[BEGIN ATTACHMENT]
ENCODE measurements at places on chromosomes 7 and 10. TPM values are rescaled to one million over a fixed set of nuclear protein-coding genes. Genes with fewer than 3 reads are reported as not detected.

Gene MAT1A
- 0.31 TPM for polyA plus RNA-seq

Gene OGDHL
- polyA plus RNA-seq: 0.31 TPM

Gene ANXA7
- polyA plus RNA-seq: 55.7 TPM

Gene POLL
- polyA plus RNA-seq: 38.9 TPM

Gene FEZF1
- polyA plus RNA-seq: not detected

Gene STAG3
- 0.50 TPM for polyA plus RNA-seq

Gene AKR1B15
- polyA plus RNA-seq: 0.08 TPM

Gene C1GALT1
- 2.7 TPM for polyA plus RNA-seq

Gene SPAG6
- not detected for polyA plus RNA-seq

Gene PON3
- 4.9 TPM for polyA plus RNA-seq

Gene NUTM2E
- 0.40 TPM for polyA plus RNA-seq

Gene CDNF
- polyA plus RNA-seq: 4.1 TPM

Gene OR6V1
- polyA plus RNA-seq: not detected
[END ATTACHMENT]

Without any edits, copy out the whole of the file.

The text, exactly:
ENCODE measurements at places on chromosomes 7 and 10. TPM values are rescaled to one million over a fixed set of nuclear protein-coding genes. Genes with fewer than 3 reads are reported as not detected.

Gene MAT1A
- 0.31 TPM for polyA plus RNA-seq

Gene OGDHL
- polyA plus RNA-seq: 0.31 TPM

Gene ANXA7
- polyA plus RNA-seq: 55.7 TPM

Gene POLL
- polyA plus RNA-seq: 38.9 TPM

Gene FEZF1
- polyA plus RNA-seq: not detected

Gene STAG3
- 0.50 TPM for polyA plus RNA-seq

Gene AKR1B15
- polyA plus RNA-seq: 0.08 TPM

Gene C1GALT1
- 2.7 TPM for polyA plus RNA-seq

Gene SPAG6
- not detected for polyA plus RNA-seq

Gene PON3
- 4.9 TPM for polyA plus RNA-seq

Gene NUTM2E
- 0.40 TPM for polyA plus RNA-seq

Gene CDNF
- polyA plus RNA-seq: 4.1 TPM

Gene OR6V1
- polyA plus RNA-seq: not detected